While policy uncertainty is generally perceived as forward-looking, often involving an unclear picture of what policy actions are coming in the future, the current regulatory uncertainty may stem from something else. With federal regulators’ prompt promise to fully insure and protect all depositors and their balances at the two failed institutions, there is little uncertainty in terms of what regulatory interventions would be taken. Rather, a large degree of uncertainty comes from what happened instead of what’s coming. While some claim that the bank failures are due to fundamental flaws in the regulatory system after the Dodd-Frank, government officials argue that it is the post-crisis reforms that prevented the worst-case scenario. It’s not always easy to figure out what went wrong in the near past. As an article from the Wall Street Journal noted, “[b]anking regulators will spend months, if not years, getting to the bottom of what happened.”
Figure 2: Word Cloud of News Articles Expressing Finance and Banking Regulatory Uncertainty in March 2023
From a historical point of view, is the current level of finance and banking regulatory uncertainty considered high? The answer is No. Figure 3 shows the monthly regulatory uncertainty index from January 1985 to March 2023. Despite a clear spike last month, the increase is not as prominent as many historical times and certainly not as large as it was during the 2007-08 financial crisis. Although some argue that regulatory uncertainty was a central cause of the financial crisis and that subsequent financial regulation was an attempt to reintroduce regulatory certainty, our systematically constructed measure suggests it did not succeed. Regulatory uncertainty related to finance and banking reached the highest point in 2010, when the Dodd-Frank Act was enacted.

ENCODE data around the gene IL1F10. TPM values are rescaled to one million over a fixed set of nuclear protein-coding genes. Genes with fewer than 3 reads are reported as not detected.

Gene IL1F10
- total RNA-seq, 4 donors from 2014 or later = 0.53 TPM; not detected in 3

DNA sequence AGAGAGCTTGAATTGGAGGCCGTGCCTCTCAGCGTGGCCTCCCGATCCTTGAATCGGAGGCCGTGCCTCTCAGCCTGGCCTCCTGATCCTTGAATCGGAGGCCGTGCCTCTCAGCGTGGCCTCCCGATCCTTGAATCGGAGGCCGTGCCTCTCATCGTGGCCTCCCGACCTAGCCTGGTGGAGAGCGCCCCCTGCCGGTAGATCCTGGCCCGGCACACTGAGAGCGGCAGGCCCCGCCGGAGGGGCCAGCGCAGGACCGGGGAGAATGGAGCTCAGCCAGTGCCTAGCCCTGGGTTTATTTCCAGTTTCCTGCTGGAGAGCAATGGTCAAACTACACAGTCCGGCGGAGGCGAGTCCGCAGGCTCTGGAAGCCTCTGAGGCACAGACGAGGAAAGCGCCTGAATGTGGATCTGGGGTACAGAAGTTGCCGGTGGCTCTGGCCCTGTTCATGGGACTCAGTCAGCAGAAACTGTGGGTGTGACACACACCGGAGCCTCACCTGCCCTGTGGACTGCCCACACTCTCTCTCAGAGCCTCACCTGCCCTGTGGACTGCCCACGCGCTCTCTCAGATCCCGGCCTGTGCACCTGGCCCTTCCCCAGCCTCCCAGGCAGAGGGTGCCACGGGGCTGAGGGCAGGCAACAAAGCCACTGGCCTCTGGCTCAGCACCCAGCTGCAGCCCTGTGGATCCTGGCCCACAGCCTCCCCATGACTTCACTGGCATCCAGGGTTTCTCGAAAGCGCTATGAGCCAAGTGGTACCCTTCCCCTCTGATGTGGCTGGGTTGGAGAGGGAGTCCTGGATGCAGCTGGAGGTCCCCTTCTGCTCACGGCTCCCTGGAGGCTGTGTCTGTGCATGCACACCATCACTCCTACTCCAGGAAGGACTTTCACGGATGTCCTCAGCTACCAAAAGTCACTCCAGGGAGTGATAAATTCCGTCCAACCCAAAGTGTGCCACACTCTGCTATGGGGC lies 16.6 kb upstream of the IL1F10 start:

Figure 3: Finance and Banking Regulatory Uncertainty (January 1985 – March 2023)
Notes: The figure plots the monthly regulatory uncertainty index around finance and banking regulation constructed using the method of Sinclair and Xie (2022).
At least in the case of the 2007-08 crisis, the most significant increase in regulatory uncertainty did not occur at the time of the market collapse but when new regulations in response to the crisis were issued. As such, uncertainty about how the policy regulators issued would be implemented and affect the market may be perceived more importantly by market participants than uncertainty about what policy decisions regulators would make in face of a crisis. This banking crisis is different from the 2007-08 financial crisis in many ways, but in terms of regulatory uncertainty, we may also see a larger increase if regulators respond to the recent bank failures with major changes to existing finance and banking regulations.
1. Tara Sinclair is currently Deputy Assistant Secretary for Macroeconomics at the Department of Treasury. The views expressed in the research cited here are her own and do not necessarily reflect those of the Treasury or the U.S. government. The updated data and interpretation of the results in this commentary are my own work.